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Home » Random

20 Days To A Better Business: Day 15 Build Your Team

20 Days To A Better Business

Each Monday we focus on one activity you can do today or over the next week to build yourself a better business. These short, actionable posts will show you what steps you need to take to take your business to the next level.

In case you’ve missed the previous posts, you can catch up here: 20 Days to Build A Better Business.

This is Day 15: Build Your Team

“First who, then what” – Jim Collins, Good to Great

In the book, Good To Great: Why Some Companies Make the Leap… and Others Don’t, Jim Collins wrote that good businesses focus on getting the strategy right, whereas great businesses focus on getting the team right.  From Collins research he discovered that the best performing businesses focused on recruiting the very best people before they did anything else. His studies found that the right people figure out what needs to be done and therefore you end up with a much better strategy. Plus they have the skills in place to execute the strategy.

Even in small businesses, having the right people on board cannot be underestimated. The right people can not only help you get more done, they can give you insights to areas or ideas you’d never previously thought of. They can do this by challenging thinking, going the extra mile or having a unique talent which gives your business the edge.

In the pursuit of top talent it’s easy to be tempted to recruit good people when you see them and certainly many business leaders recommend  you just that and even regularly interview people even when when they  haven’t got something immediately for them to work on.  However, smart people like a challenge, and if you’ve got nothing that stretches  all their talents and skills then they won’t stay around for very long.

So the trick has to be to recruit when your business is at a cross roads and you need people to take your business to the next level. But you need to be extremely clear about what you’re looking for them to do for you and make it clear to the people you’re recruiting what’s in it for them and how they can make a difference.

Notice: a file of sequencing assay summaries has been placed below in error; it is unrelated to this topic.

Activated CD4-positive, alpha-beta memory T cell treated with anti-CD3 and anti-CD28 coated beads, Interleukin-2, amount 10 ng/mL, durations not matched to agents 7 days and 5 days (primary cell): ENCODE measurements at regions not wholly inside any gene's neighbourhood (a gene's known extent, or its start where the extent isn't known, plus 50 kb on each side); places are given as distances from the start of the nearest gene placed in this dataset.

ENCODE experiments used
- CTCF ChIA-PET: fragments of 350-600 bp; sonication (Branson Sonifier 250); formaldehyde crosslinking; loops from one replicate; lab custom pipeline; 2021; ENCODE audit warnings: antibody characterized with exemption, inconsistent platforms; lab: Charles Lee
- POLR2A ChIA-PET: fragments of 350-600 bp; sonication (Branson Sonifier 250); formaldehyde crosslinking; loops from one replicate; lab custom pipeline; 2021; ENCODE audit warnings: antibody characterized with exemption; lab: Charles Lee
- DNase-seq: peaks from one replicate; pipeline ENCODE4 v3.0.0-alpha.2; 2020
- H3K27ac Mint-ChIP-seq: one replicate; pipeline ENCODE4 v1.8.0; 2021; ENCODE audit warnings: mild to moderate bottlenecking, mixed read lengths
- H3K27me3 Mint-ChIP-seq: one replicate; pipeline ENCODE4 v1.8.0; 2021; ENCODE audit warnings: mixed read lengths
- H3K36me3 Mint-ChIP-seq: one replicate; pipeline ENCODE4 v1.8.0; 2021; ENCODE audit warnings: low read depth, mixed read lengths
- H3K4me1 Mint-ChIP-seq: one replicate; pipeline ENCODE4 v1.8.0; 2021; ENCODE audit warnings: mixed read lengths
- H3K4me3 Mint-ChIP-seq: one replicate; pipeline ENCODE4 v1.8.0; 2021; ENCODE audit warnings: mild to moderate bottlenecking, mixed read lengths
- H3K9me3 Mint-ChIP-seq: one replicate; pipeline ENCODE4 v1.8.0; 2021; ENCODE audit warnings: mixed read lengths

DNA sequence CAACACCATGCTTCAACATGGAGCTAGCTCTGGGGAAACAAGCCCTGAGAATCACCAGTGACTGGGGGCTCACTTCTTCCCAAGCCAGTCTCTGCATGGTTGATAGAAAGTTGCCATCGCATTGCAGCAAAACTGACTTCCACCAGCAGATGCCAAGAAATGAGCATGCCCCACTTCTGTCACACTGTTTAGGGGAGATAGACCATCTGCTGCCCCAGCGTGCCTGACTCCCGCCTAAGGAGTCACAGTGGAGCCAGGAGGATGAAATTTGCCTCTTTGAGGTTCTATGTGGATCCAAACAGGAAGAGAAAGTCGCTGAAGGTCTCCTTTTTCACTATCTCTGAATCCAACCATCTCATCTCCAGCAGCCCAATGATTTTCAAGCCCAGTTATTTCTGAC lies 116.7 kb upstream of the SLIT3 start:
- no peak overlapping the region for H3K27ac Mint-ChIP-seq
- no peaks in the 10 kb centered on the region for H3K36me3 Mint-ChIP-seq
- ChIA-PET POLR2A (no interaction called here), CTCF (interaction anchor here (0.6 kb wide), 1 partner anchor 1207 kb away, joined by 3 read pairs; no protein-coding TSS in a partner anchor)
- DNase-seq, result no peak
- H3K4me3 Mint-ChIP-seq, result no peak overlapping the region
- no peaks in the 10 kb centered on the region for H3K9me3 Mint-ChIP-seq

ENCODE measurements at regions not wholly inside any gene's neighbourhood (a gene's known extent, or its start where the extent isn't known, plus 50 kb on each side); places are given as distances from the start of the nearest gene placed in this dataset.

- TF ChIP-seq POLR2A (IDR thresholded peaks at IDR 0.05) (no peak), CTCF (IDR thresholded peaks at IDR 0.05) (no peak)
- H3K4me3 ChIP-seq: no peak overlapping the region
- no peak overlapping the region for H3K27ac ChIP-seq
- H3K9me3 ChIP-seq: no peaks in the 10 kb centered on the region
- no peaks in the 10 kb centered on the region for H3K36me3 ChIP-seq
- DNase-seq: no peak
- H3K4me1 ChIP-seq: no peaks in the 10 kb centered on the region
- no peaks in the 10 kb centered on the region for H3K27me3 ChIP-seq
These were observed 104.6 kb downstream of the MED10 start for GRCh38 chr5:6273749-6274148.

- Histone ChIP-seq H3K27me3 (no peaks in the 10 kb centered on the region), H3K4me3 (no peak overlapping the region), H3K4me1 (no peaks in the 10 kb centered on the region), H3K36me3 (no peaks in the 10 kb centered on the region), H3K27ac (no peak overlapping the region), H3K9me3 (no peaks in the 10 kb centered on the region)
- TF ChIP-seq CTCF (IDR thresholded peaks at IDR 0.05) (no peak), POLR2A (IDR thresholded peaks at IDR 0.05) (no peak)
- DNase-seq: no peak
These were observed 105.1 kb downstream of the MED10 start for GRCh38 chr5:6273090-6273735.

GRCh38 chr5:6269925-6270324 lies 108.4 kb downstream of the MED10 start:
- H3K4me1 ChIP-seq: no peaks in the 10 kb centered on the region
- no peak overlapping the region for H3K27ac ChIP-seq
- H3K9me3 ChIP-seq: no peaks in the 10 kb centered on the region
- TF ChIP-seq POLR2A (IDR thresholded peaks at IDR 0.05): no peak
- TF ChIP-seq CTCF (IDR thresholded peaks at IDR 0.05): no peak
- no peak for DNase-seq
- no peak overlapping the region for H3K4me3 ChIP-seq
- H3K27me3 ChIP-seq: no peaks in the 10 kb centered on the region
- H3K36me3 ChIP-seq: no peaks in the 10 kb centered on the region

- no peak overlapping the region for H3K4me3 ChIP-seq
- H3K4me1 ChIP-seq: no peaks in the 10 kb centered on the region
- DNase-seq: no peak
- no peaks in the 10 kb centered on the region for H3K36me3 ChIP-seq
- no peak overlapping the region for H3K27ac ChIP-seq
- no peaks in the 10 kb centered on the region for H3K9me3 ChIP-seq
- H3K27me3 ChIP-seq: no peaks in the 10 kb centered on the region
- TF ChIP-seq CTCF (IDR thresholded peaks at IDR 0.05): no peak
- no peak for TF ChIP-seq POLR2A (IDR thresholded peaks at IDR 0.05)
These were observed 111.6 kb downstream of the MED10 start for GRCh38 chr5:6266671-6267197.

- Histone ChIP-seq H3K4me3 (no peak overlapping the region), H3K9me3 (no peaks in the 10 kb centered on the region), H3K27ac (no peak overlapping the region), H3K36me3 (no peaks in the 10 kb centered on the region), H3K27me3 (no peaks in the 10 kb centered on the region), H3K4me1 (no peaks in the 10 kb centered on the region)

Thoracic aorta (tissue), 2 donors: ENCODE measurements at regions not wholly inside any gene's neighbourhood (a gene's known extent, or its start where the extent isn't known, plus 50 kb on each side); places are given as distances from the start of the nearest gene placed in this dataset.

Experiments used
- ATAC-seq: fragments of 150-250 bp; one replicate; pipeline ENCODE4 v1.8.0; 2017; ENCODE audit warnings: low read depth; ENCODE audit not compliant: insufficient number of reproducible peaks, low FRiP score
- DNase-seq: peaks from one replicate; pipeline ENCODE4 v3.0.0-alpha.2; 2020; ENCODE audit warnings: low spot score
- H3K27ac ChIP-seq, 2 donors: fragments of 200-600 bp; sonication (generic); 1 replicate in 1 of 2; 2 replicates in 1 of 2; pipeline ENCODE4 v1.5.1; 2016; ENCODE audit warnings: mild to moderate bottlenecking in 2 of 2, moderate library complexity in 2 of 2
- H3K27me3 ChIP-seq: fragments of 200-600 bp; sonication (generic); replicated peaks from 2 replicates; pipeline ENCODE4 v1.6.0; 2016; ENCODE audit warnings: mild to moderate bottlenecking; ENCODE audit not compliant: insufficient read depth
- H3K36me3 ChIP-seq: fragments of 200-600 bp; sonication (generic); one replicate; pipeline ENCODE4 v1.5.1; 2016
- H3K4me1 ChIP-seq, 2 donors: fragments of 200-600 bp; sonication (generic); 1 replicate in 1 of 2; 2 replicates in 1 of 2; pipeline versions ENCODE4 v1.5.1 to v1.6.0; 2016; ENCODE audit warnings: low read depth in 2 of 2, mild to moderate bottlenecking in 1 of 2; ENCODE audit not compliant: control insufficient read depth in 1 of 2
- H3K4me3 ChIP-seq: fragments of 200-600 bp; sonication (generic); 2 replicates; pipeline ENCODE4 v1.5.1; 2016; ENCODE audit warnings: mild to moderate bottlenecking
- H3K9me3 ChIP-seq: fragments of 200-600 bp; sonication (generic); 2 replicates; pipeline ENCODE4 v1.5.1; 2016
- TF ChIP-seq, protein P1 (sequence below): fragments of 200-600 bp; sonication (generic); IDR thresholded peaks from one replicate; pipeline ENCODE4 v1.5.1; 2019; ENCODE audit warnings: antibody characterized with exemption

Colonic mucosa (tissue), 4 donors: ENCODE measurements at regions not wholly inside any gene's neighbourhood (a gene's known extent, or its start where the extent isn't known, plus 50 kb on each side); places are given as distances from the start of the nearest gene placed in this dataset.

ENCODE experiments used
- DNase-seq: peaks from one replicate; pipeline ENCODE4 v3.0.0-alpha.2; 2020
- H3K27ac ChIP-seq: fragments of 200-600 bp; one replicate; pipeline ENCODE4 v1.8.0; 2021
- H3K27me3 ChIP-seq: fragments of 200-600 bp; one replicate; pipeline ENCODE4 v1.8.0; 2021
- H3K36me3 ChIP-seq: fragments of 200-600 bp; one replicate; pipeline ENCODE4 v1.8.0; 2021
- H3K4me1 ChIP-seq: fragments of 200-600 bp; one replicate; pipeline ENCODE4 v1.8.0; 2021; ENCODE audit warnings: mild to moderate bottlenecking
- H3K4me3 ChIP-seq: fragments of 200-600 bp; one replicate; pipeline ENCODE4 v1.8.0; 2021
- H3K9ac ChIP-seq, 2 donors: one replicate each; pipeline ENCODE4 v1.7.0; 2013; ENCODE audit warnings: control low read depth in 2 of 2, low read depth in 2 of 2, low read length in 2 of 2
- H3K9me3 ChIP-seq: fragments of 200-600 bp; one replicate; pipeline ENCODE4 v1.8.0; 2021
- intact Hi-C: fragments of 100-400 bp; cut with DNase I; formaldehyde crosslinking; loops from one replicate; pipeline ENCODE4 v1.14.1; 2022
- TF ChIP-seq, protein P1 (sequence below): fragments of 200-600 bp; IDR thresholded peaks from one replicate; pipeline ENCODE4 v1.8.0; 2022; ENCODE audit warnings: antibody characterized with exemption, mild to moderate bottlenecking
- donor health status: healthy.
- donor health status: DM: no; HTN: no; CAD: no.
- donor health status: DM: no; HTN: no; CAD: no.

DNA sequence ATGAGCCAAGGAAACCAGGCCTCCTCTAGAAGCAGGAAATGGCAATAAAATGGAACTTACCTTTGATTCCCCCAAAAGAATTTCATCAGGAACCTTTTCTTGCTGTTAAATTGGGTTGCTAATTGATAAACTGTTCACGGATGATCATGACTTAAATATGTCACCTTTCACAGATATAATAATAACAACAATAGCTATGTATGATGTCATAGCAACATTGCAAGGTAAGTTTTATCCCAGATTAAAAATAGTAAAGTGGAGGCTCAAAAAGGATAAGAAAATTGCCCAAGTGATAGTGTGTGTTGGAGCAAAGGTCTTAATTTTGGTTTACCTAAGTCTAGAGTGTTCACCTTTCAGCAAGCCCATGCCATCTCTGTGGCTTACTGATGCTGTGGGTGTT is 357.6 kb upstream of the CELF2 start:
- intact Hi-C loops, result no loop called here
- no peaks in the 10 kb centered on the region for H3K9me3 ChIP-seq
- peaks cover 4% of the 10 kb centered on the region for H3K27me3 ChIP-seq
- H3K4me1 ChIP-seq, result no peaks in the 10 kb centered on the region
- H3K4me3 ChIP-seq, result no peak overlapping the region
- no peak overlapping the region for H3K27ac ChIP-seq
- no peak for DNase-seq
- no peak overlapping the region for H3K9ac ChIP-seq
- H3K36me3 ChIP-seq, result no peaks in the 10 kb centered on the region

2 Comments »

  • Rick Byrd said:

    Hey Matthew:

    This is a great point when building and growing a business.

    But I do wonder how one knows if they are getting the best people?

    Is it only recognized if the business becomes a success?

    I know someone that has participated in several start-up companies and those businesses have grown to be successful and he played an integral part. However, when this person tried to start his own business it was not successful. I now wonder, was it the people he hired, his strategy or maybe even both.

    Take care!

    – Rick

  • Matthew Needham said:

    Hi Rick, what an excellent question. Over the years I must have interviewed 100’s of candidates for various roles. Taken part in assesment centres, interview panels and recruited for dozens of positions and managed many large teams. What I can say is that good people don’t need motivating. They instinctively know what to do and generally they do the right thing. This comes from internal self confidence and self belief. They don’t need to be told that they’re doing a good job, they already know. I can’t say for sure that it applies to all the people I’ve recruited, but I would say that the vast majority of people I’ve recruited have answered the following question in a very similar way:

    “how do you know, when you’ve done a good job?”.

    The strongest candidates, in my experience, answer “I know that I’ve done a good job because….”, the less strong candidates answer “because my boss tells me” or “when I get feedback”.

    Now, assesment centres and psychometric testing are great, but for me the Malcolm Gladwell approach, as described in Blink is “that you know when you see it” – shouldn’t be underestimated.

    In my opinion, passion cannot be faked. I once interviewed a guy for the role of Procurement Manager – he looked good on paper but interviewed poorly. Trying to brighten an otherwise dull interview I asked him about why he had decided to train as a football coach (which was on his CV) – his body language visibly changed, he became animated, passionate and lit up, even smiling as he was talking. Talk about someone in the wrong job. If it was a football coach I was after (that’s soccer to you 🙂 ) I would have hired him on the spot.

    Regarding your point about the person you know, a Warren Buffet quote springs to mind “You can put good management into a bad business and you can be sure that the only reputation to survive is the one of the business.”

    Thanks again for your excellent comment, I really appreciate it – great question.